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INTRODUCTION

In our day to day life, we are meeting various applications of pressure. Have you ever noticed the flow of wind, the force of water coming out of the hose? All these are the different examples for different kinds of pressure. Now we may think what is pressure? In atmosphere, gases and fluids exert some force on earth’s surface these forces acting /unit area is the pressure.

Nearly all industrial processes use liquids and gases. Controlling those processes requires the measurement and control of liquid and gas pressure. Thus pressure measurement is one of the most important processes of measurements .If you are pealing an apple then the pressure is the key variable: if the knife is sharp, then the area of contact is small and you can peel with less force exerted on the blade .if an object weigh 100 pounds and rests on 1 sq inch of earth’s surface, It is exerting 100 pounds/sq inch .All objects on earth have weight and therefore exert pressure on earth that can be expressed in unit of weight in unit area.

Pressure can be defined as the amount of force applied or distributed over the surface and it can be measured as force per unit area

P=F/A

CLASSIFICATION OF PRESSURE SCALES

 

Atmospheric pressure

The atmosphere may be supposed to be divided into a number of horizontal layers parallel to the surface of the earth. Each layer bears the weight of all other layers above it and thus subjected a pressure due to their weight. This pressure is called as the atmospheric pressure. Evidently this pressure is greatest at the surface of the earth and decreased as move higher.

The normal atmospheric pressure at the sea level is: 1.03kg/cm2 or 10.3meters of H2O column or 76 cm of Hg column or 760 mm of Hg or 14.7 PSI.


Barometer

Barometer is an instrument used to measure the atmospheric pressure simple barometer consists of a long glass tube filled with mercury and sealed at one end and the placed in a pan of mercury.

The Hg in the tube settles down, leaving a vacuum above it. The height of the mercury column in the tube above the level of the mercury in the pan indicates the atmospheric pressure in inches of Hg.

Gauge pressure

It is the pressure, measured with the help of a pressure measuring instruments, in which the atmospheric pressure is taken as the datum or in other words, the atmospheric pressure on the gauge scale is marked as zero. Most liquid pressure gauges use atmospheric pressure (14.7 PSI) as the datum point. They indicate a pressure of 0 PSI at the surface of a liquid even though the pressure is actually 14.7 PSI or 1.03 Kg/cm2. Generally, the gauge pressure is above the atmospheric pressure.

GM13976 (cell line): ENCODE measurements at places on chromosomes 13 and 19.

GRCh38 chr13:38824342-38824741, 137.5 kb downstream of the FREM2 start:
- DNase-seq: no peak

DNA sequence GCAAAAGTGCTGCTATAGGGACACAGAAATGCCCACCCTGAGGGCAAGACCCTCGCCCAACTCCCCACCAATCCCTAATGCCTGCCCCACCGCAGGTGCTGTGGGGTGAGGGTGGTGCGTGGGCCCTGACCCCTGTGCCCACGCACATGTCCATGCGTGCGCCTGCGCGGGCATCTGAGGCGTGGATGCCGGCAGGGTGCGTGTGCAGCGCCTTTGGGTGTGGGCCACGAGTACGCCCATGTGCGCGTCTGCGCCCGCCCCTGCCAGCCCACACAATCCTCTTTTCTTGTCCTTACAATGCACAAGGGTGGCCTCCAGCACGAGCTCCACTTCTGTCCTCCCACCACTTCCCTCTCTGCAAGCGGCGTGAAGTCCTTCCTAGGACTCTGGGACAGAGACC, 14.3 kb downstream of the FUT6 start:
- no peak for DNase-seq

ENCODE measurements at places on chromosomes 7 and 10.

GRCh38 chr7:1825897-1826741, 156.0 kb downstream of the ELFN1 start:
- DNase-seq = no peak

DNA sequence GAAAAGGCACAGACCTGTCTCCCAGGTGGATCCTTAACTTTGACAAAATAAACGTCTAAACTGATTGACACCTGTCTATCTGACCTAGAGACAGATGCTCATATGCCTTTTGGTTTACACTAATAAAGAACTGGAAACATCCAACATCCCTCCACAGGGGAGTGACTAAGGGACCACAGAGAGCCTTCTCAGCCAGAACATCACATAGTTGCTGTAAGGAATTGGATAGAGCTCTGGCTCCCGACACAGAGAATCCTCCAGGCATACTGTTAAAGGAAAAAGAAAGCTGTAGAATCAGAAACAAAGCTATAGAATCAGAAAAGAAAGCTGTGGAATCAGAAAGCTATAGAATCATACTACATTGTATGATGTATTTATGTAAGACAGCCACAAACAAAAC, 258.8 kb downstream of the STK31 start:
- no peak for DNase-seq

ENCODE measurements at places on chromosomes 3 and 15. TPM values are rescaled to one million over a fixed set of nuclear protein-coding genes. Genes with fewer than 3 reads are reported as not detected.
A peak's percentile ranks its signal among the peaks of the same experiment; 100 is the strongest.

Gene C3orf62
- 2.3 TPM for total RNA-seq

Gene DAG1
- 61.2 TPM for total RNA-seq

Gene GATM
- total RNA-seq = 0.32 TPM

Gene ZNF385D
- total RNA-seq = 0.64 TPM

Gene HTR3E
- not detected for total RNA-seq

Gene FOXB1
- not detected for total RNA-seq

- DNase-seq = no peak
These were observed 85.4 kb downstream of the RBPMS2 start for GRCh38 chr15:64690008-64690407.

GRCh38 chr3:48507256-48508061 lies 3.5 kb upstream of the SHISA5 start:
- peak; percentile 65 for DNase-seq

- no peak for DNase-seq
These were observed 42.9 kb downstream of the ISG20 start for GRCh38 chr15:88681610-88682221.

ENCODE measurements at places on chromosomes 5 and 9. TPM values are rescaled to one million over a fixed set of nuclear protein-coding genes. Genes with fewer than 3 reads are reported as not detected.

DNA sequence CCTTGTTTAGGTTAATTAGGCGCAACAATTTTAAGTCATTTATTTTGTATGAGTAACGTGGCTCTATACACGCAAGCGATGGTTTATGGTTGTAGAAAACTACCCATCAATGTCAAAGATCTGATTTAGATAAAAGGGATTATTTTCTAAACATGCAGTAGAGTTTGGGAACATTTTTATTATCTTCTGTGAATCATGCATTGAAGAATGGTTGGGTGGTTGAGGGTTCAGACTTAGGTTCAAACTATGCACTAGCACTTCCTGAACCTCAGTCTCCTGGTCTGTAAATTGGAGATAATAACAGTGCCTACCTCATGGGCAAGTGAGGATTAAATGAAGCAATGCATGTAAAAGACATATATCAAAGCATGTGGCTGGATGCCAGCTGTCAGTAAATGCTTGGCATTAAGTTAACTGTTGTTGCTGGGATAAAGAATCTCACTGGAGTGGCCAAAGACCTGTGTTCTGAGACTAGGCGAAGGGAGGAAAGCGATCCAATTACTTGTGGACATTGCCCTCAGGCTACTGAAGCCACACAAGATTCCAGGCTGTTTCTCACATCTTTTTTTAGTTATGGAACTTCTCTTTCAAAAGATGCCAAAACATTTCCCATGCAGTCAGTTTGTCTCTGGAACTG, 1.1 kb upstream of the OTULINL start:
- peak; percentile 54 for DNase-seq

Manometer

Monometer is the simplest measuring device used for measuring gauge pressures at very low range by balancing the pressure against the weight of the column of the liquid. It is generally used within a range of 2Kg/cm2. The action of all manometers depends on the effect of pressure exerted by the fluid at a depth.

U-tube manometer

It consists of a transparent glass tube constructed in the form of an elongated U and partially filled with a liquid, most commonly water or Hg.

Absolute pressure

It is the pressure equal to the algebraic sum of atmospheric pressure and gauge pressures.

Vacuum pressure

Gauges that indicate pressure below zero is called vacuum pressure. Absolute pressure gauges cannot indicate pressure below zero because this type of gauges, zero is perfect vacuum.

 

TYPES OF PRESSURE

Static pressure:

When a fluid is in equilibrium the pressure at a particular point is identical in all directions and independent of orientation. The air compresses to its minimum volume and exerts a force in all direction within the cylinder. This is the static pressure excreted by gas. As the weight increases the pressure within the cylinder increases.

Dynamic pressure:

It is the pressure above static pressure caused by the movement of fluids. The dynamic pressure can be produced by gravity or mechanically by the pump.

Differential Pressure:

It is the pressure difference between two related pressures. Measuring two related pressure and calculating the difference between the two measurements can determine the differential pressure. Differential pressure is frequently used to determine fluid flow rate.

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